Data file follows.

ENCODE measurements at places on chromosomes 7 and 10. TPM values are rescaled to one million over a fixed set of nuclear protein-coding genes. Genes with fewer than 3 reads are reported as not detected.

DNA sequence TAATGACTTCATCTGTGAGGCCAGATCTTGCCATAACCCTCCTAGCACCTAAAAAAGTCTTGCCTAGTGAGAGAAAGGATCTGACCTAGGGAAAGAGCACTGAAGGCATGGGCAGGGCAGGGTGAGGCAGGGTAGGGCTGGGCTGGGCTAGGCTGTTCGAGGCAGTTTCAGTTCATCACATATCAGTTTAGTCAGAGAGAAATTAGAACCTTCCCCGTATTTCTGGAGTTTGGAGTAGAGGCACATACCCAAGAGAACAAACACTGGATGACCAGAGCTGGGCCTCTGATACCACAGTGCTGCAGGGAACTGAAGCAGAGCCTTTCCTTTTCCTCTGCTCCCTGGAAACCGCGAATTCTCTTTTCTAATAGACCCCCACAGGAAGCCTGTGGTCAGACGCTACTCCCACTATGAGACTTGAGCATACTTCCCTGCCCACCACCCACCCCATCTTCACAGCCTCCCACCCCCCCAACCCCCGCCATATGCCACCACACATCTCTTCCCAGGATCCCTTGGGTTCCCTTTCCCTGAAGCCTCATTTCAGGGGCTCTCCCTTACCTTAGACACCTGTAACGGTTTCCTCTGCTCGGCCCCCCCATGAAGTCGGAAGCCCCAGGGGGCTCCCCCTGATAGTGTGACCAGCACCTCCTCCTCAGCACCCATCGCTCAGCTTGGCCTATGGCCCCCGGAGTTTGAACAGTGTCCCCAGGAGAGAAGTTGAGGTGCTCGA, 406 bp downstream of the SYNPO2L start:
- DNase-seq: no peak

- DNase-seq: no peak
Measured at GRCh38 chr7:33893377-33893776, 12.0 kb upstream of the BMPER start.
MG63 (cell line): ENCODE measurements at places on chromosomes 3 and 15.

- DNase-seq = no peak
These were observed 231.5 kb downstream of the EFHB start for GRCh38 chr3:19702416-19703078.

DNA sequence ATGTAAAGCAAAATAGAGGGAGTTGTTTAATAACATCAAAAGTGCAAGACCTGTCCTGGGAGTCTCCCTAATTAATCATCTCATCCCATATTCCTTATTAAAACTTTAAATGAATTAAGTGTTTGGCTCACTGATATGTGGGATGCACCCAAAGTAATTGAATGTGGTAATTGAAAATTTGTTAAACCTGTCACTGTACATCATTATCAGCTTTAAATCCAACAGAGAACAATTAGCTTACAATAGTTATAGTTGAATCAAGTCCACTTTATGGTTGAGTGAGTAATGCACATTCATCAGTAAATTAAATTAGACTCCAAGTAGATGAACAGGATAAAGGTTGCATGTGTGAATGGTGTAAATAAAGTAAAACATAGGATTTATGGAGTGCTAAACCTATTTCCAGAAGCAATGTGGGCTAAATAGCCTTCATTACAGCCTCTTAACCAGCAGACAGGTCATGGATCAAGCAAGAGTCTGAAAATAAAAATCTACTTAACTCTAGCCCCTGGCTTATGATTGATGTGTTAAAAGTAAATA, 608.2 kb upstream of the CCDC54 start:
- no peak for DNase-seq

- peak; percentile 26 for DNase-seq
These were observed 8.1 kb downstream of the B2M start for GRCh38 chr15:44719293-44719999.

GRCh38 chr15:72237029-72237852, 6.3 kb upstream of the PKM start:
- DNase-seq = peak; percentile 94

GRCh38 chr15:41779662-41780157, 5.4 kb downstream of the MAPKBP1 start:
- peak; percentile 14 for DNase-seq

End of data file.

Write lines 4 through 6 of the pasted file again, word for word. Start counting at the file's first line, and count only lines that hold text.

- DNase-seq: no peak
Measured at GRCh38 chr7:33893377-33893776, 12.0 kb upstream of the BMPER start.
MG63 (cell line): ENCODE measurements at places on chromosomes 3 and 15.